Beyond the Smoke
Terry Burns

Terry Burns is an agent with Hartline Literary as well as writing inspirational fiction. As a writer he has over 40 books in print including 10 novels. He has a new 4 book series from Port Yonder Press entitled “The Sagebrush Collection” of his collected short works and the first released March 2010 entitled “On the Road Home.” A Young Adult entitled Beyond the Smoke won the Will Rogers Medallion and a new book “A Writer’s Survival Guide to Publication” also from Port Yonder Press was developed out of the month long course he held for ACFW. A popular speaker at workshops across the country, a bookstore of his available works as well as a regular blog can be found at As an agent Terry says "I'm looking for a good book, well written in a unique voice, aimed at a market that looks promising, and where I feel I have the contacts appropriate to be able to sell the book in that market. I’m pretty open as to genre but I don’t do children’s, sci fi or fantasy. He’s a member of the Association of Author’s Representatives (AAR).

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What's The Hold-up?

The other day I spent the whole day trying to get a couple of submissions out on a client. I was asked why it took that long.

The client in question had given me the name of several publishing houses he thought would be appropriate, so all I had to do was shoot them a proposal, right? Not that easy.

You see, there is generally more than one editor acquiring at a publishing house, the larger ones may have a dozen or more. So if a client tells me that, say, Random House has published a book that is a great comparable for their manuscript, that is a good tip, but it is a long way from being the correct intel for a proper submission.

First, Random House has multiple imprints, and chances are only one of them is right for a particular manuscript. Send it to a different imprint and it will be promptly rejected. Second, working within the proper imprint are multiple editors, and if I send the manuscript to the wrong one, it will probably be rejected. I need something that tells me a particular editor is the right person for what I am trying to pitch. This research takes time. Finding that right person can be very difficult.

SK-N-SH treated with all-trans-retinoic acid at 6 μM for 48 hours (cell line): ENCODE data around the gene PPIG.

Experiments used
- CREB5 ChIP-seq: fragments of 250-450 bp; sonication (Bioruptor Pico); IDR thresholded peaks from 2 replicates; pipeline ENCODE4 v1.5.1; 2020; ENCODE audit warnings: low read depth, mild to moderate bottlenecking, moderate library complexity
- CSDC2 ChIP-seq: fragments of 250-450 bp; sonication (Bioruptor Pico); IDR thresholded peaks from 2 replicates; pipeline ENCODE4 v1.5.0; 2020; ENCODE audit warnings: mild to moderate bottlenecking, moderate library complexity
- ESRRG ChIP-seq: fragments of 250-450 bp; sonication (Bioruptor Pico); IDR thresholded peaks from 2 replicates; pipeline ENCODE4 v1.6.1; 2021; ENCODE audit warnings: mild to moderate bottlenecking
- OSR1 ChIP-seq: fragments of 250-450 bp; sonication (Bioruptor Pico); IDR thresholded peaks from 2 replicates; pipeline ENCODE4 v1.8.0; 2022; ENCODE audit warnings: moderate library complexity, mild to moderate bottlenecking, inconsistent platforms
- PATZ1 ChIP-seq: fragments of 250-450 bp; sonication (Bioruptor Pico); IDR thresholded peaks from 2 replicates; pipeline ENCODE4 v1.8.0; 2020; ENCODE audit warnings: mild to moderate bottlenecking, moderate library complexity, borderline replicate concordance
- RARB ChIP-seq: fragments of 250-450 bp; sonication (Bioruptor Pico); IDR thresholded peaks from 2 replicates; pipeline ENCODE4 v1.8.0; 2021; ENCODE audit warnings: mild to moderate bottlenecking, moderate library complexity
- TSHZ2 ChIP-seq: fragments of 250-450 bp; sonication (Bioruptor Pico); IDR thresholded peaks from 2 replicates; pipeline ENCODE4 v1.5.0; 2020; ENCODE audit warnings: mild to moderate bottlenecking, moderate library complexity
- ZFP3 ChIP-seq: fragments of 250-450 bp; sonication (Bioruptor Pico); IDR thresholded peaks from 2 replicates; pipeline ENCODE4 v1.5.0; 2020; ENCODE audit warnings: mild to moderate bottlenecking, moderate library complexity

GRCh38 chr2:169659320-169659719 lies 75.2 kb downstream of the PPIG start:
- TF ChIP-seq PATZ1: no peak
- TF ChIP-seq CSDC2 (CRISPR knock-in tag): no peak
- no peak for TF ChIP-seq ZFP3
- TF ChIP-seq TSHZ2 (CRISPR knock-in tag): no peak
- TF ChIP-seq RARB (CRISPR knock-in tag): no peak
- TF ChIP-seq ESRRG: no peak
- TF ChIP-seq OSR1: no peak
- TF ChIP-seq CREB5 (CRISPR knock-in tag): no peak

On occasion one of my clients talks to an editor at a conference and discovers a lead for me—the right editor for a project. A number of the sales we have made started with just such a lead.

Third, the timing has to be right. A similar book can show us an editor has interest in a certain area, or it can be an indication that they just published one and is not interested in doing another. Hard to tell which one of those two possibilities it might be.

Fourth, I am often in possession of more information than a client, who may see something that looks like a great possibility. But my database info tells me that this company is only doing published authors, or maybe is no longer taking a certain thing, even though the market guide lists that they are. Or maybe I know they are not actively looking at submissions until a certain date. There are lots of factors like this that all of us at Hartline share with one another to help us stay on top of the rapidly changing industry. And the things clients pick up in their writing groups and at the conferences they attend often contribute to the picture to help us stay on top of things.

No, it isn’t as easy as just looking in the market guide, pulling out everybody that lists a certain genre, and shooting off submissions. If we did that our agented submission would stand no better chance than one just coming in blind, except it would probably get looked at a little quicker.

But that is outgoing submissions, so how about incoming ones? Actually, I give incoming ones a perusal as they come in, and if right on the surface I can see they don’t fit, I give an immediate response. A very fast answer is almost always no. If there is a possibility it could work for us, I set it up for a read (I may have an assistant work it up for me), but we do them in the order received. Because I get several hundred a month, not counting what the other agents receive, it can take a while to get to it.

Coming out of a writing background, I am very sensitive to taking a project, putting it under contract, and then looking to see if I have a place to go with it. As part of our vetting process, we check if we have places to go with it as part of the reading process. If we take one, it doesn’t mean we will promise we can sell it, but it does mean we are confident that we have some places to pitch it. That means the same four delaying factors discussed above enter into the process when evaluating incoming submissions, as well. Sometimes taking the time to do this means the clients sign somewhere else first. That’s how the business works, but if we take it, it will be with a confidence that we can do something with it.

Doing something well means doing it right. As I said, I tell people who follow up on submissions they sent to me within a fairly short time that I can give them an answer right now if they want, but the only fast answer I can give is no. A yes takes more time. It’s that way with the editors I make submissions to, as well.


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